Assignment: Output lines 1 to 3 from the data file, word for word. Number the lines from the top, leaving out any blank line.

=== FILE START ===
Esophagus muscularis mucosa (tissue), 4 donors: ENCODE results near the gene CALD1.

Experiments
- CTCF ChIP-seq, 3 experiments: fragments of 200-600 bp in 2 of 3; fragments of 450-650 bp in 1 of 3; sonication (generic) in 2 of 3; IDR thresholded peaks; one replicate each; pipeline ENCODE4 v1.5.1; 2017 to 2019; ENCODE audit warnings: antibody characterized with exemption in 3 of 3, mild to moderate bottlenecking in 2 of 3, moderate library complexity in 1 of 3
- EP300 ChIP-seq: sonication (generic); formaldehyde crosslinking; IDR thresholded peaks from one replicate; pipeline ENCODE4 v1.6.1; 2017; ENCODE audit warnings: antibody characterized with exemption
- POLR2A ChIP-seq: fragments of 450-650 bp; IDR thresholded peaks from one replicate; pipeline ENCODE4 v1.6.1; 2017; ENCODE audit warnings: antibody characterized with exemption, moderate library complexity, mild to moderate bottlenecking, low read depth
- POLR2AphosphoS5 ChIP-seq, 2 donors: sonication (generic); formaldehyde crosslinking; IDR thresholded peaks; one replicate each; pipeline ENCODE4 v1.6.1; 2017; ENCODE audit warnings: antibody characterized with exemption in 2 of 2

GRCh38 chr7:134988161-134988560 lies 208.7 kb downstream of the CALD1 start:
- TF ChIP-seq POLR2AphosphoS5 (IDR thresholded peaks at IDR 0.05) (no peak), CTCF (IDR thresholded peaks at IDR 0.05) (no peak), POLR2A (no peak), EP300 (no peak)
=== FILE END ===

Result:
Esophagus muscularis mucosa (tissue), 4 donors: ENCODE results near the gene CALD1.

Experiments
- CTCF ChIP-seq, 3 experiments: fragments of 200-600 bp in 2 of 3; fragments of 450-650 bp in 1 of 3; sonication (generic) in 2 of 3; IDR thresholded peaks; one replicate each; pipeline ENCODE4 v1.5.1; 2017 to 2019; ENCODE audit warnings: antibody characterized with exemption in 3 of 3, mild to moderate bottlenecking in 2 of 3, moderate library complexity in 1 of 3